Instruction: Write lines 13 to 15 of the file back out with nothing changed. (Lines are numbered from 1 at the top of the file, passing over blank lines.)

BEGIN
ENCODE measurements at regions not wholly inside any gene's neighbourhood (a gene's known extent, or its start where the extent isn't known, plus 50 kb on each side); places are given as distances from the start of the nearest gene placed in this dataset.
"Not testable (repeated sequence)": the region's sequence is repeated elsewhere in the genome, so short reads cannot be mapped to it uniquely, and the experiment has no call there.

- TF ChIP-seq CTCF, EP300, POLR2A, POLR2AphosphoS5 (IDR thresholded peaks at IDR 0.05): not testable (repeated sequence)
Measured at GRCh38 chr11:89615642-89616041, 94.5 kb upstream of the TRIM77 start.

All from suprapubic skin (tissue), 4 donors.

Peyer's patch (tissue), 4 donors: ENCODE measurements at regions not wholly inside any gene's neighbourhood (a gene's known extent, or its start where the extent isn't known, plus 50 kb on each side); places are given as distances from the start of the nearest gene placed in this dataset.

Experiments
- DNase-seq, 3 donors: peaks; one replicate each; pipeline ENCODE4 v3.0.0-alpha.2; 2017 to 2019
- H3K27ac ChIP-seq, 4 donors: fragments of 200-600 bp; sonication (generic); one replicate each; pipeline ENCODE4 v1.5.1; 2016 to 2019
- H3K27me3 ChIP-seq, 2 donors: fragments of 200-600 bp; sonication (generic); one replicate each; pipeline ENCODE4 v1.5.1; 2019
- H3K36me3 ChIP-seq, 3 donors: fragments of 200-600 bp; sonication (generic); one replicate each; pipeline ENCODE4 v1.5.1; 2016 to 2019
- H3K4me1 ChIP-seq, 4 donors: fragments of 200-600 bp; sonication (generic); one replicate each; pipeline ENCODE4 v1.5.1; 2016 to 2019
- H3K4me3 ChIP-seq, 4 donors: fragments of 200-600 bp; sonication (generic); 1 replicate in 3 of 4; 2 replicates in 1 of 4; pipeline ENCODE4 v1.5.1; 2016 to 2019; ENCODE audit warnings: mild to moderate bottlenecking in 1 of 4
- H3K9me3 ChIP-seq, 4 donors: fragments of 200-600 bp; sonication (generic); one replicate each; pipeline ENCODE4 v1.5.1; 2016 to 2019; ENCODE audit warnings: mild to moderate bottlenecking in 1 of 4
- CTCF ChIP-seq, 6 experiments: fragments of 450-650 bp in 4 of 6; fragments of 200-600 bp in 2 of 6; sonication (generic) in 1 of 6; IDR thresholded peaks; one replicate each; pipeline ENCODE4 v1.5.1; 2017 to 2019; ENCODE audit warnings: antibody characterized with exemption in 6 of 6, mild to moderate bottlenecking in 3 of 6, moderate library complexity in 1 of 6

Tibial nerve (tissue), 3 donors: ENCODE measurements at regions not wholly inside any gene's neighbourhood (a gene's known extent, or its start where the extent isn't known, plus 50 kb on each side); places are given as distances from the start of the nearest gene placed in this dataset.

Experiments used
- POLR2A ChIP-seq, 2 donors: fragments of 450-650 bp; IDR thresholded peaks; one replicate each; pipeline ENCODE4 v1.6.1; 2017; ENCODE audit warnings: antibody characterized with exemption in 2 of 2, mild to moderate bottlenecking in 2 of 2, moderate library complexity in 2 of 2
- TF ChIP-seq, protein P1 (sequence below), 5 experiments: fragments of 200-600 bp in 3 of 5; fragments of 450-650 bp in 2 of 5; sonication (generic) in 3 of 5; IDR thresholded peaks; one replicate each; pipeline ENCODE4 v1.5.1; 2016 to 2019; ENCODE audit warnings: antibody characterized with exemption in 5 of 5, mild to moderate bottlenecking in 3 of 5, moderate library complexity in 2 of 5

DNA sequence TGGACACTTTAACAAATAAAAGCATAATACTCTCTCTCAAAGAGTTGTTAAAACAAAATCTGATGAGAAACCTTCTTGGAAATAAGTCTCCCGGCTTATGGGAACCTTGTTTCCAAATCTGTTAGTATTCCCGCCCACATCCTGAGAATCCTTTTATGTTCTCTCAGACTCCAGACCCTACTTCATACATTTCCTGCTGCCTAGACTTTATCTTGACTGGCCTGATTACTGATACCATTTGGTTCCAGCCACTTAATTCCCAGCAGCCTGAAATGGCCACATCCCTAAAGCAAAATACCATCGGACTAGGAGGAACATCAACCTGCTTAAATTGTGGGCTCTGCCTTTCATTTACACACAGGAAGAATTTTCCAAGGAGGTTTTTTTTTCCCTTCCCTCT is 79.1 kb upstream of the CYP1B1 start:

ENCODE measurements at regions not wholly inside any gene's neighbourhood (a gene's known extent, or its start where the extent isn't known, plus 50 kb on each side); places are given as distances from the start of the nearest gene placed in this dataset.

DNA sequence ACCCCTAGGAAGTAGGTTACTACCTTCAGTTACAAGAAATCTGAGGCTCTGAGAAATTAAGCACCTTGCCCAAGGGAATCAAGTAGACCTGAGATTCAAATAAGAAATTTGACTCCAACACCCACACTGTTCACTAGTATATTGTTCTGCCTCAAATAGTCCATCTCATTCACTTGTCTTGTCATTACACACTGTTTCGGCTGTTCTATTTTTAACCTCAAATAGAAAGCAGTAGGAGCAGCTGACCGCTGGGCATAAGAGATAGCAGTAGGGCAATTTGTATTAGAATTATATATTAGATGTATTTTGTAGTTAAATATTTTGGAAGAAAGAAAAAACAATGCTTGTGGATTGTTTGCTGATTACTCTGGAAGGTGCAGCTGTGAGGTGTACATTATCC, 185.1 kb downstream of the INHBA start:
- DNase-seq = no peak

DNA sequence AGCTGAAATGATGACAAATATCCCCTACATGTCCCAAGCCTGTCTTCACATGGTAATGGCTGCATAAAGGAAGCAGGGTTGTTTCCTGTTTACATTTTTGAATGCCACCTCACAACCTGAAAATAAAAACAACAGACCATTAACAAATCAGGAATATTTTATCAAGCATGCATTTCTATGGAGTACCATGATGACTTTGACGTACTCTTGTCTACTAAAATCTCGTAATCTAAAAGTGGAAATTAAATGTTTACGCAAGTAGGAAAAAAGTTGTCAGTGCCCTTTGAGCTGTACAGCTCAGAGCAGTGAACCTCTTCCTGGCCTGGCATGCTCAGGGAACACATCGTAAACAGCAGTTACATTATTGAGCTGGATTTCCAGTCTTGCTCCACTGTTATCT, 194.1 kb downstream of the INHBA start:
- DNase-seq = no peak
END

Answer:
- H3K4me3 ChIP-seq, 4 donors: fragments of 200-600 bp; sonication (generic); 1 replicate in 3 of 4; 2 replicates in 1 of 4; pipeline ENCODE4 v1.5.1; 2016 to 2019; ENCODE audit warnings: mild to moderate bottlenecking in 1 of 4
- H3K9me3 ChIP-seq, 4 donors: fragments of 200-600 bp; sonication (generic); one replicate each; pipeline ENCODE4 v1.5.1; 2016 to 2019; ENCODE audit warnings: mild to moderate bottlenecking in 1 of 4
- CTCF ChIP-seq, 6 experiments: fragments of 450-650 bp in 4 of 6; fragments of 200-600 bp in 2 of 6; sonication (generic) in 1 of 6; IDR thresholded peaks; one replicate each; pipeline ENCODE4 v1.5.1; 2017 to 2019; ENCODE audit warnings: antibody characterized with exemption in 6 of 6, mild to moderate bottlenecking in 3 of 6, moderate library complexity in 1 of 6